Also, in the exemplary embodiments, at operation work unit successful 83, if it is determined that the work unit was not successful (NO), i.e., that either errors, exceptional or unusual conditions and/or hung work units are encountered, the private trace tables contain the full trace information indefinitely; the trace data will never be over-written by other threads, then at operation 85, and where any of the plurality of algorithms called by program 41 to perform the operations of method 80 create verbose trace output for each work unit and causes processor 22 to set a trace selection value for the condition where the work unit is unsuccessful (i.e., work unit successful NO). Thus, at operation transfer trace entries from private to shared trace table using selection value 87, program 41 causes the network host computer processor 22 to selectively transfer a full set of work unit trace data from private trace table 36, private trace table 46 and/or private trace table 56 to shared trace table 26. At operation return/end 87, method 80 either returns to operation execute work unit generating set of trace data in private memory 82 or when all possible trace data is generated and processed, then method 80 ends.
By transferring only a subset of the generated set of trace data to the shared trace table 26, due to normal work unit execution, the useful, tangible and concrete results of storing minimal data in the shared trace table 26 is achieved, resulting in reduced data required to be maintained in shared trace table 26, which leads to the further useful, tangible and concrete result of increasing a period of time before the trace data wraps in the snared trace table 26 and data is lost for ever. Therefore, first failure data capture of trace data for problem analysis and debugging is improved. Furthermore, writing a full set of trace data for each work unit of the plurality of work units to private trace table 36, private trace table 46 and private trace table 56, preserves maximum trace data in private trace tables 36-56 for either unusual or hung work units, where available trace data for in-flight and abnormal conditions are increased. Further, using both a private memory, i.e., private trace tables and a shared trace table reduces memory cache contention. Thus, separating trace tables into two levels, i.e., a private trace table level and a shared trace table level provides the aforementioned useful, tangible and concrete results.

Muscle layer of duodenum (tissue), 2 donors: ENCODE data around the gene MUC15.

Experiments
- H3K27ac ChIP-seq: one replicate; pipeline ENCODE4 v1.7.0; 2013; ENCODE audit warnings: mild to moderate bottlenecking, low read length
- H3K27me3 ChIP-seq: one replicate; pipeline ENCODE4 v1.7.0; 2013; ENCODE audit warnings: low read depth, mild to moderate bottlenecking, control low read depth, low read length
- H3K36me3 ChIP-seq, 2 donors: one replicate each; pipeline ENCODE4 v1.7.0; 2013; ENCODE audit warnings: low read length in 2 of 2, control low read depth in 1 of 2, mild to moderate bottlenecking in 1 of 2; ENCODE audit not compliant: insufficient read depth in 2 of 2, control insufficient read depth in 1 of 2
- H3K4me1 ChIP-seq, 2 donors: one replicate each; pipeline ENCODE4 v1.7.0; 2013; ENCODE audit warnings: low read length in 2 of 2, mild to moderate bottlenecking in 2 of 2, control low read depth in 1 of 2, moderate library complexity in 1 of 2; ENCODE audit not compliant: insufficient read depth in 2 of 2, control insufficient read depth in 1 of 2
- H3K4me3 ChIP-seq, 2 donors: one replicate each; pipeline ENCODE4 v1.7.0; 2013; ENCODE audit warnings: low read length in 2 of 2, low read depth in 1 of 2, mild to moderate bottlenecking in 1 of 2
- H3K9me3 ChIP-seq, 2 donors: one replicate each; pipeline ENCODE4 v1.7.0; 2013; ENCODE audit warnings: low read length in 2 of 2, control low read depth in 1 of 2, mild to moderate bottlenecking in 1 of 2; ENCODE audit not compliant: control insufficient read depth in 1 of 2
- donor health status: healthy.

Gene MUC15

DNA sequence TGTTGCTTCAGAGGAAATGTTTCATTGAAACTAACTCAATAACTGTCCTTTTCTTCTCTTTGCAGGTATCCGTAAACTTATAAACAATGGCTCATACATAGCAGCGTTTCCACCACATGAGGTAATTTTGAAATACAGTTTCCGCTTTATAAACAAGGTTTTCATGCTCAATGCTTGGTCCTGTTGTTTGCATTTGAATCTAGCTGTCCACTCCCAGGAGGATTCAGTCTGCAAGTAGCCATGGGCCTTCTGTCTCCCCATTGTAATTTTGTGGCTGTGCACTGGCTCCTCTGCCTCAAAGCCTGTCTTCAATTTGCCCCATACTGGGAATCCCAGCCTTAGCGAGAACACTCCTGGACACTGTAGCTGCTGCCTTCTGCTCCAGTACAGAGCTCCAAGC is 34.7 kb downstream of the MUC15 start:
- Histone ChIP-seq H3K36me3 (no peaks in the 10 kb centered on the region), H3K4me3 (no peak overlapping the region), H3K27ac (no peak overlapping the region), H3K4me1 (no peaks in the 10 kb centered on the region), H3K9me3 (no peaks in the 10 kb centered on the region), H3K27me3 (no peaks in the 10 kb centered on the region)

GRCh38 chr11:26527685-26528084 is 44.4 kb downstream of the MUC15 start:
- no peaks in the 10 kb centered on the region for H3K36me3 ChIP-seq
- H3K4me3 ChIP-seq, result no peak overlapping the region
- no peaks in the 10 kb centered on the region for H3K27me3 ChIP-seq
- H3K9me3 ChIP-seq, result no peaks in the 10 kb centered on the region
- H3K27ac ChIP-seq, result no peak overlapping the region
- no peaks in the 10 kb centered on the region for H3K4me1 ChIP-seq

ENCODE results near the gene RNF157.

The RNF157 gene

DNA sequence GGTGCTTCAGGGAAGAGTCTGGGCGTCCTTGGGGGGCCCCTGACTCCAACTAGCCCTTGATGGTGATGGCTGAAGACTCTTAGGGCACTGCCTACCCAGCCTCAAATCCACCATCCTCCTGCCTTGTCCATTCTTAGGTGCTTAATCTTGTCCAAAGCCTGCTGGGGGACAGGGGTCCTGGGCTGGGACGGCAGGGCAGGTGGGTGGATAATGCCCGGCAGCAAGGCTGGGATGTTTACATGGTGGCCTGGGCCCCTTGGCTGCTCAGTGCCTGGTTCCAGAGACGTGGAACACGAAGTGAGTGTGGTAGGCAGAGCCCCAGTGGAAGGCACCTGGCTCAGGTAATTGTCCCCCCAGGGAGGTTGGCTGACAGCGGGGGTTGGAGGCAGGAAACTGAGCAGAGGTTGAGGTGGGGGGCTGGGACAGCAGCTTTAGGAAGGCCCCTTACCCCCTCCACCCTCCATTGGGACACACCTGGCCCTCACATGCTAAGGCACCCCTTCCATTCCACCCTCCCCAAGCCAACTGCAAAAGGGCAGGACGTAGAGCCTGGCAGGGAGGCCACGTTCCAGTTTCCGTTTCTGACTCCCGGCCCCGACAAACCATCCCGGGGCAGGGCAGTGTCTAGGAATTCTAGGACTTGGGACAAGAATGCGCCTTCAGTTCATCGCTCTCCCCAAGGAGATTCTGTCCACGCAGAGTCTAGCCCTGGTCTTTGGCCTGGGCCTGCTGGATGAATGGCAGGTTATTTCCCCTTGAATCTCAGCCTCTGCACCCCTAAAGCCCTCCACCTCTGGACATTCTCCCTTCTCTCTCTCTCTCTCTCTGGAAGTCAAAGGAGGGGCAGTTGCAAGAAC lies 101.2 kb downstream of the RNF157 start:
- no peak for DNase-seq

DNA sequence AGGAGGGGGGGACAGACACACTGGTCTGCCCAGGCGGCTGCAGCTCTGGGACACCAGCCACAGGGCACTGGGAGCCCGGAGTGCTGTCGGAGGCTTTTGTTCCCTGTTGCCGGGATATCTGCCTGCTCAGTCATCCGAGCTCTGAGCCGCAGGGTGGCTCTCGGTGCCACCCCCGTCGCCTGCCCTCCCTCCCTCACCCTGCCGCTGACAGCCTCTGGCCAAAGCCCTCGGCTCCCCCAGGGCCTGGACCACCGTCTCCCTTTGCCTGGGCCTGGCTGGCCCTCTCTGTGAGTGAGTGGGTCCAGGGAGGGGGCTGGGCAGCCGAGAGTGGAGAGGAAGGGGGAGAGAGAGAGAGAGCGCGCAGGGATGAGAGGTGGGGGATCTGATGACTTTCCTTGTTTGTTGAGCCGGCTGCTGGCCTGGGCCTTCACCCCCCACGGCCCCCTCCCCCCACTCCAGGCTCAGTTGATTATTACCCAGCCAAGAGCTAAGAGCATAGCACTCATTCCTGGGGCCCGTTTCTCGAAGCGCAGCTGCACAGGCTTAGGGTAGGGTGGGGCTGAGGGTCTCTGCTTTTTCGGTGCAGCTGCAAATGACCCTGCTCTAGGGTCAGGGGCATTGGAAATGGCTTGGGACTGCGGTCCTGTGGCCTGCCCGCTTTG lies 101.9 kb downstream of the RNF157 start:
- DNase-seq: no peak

Also, in the exemplary embodiments, when the determination is made as to whether or not the work unit is successful, program 40 obtains information about the completion status of the work unit, i.e., what happened during the execution of the work unit. So, after the execution of the work unit, knowledge of any exceptional conditions or error conditions, as well as any hung work units found in the completion status of the work unit can be used as further intelligent filtering through trace data to provide the useful, concrete and tangible results of determining what amount of the trace data should be kept in the longer term shared trace table and of allowing an operator to use that data to analyze and debug problems in the system.
While the disclosure has been described with reference to an exemplary embodiment, it will be understood by those skilled in the art that various changes may be made and equivalents may be substituted for elements thereof without departing from the scope of the disclosure. In addition, many modifications may be made to adapt a particular situation or material to the teachings of the disclosure without departing from the essential scope thereof. Therefore, it is intended that the disclosure not be limited to the particular exemplary embodiment disclosed as the best mode contemplated for carrying out this disclosure, but that the disclosure will include all embodiments falling within the scope of the appended claims.
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|U.S. Classification||714/45, 717/128|
|Jul 10, 2007||AS||Assignment|
Owner name: INTERNATIONAL BUSINESS MACHINES CORPORATION, NEW Y
Free format text: ASSIGNMENT OF ASSIGNORS INTEREST;ASSIGNORS:RAND MCFADDEN, RENATA;WISE, DAVID A.;REEL/FRAME:019537/0572
Effective date: 20070607
Owner name: INTERNATIONAL BUSINESS MACHINES CORPORATION,NEW YO
Free format text: ASSIGNMENT OF ASSIGNORS INTEREST;ASSIGNORS:RAND MCFADDEN, RENATA;WISE, DAVID A.;REEL/FRAME:019537/0572
Effective date: 20070607
|Nov 22, 2013||REMI||Maintenance fee reminder mailed|
|Jan 30, 2014||FPAY||Fee payment|
Year of fee payment: 4
|Jan 30, 2014||SULP||Surcharge for late payment|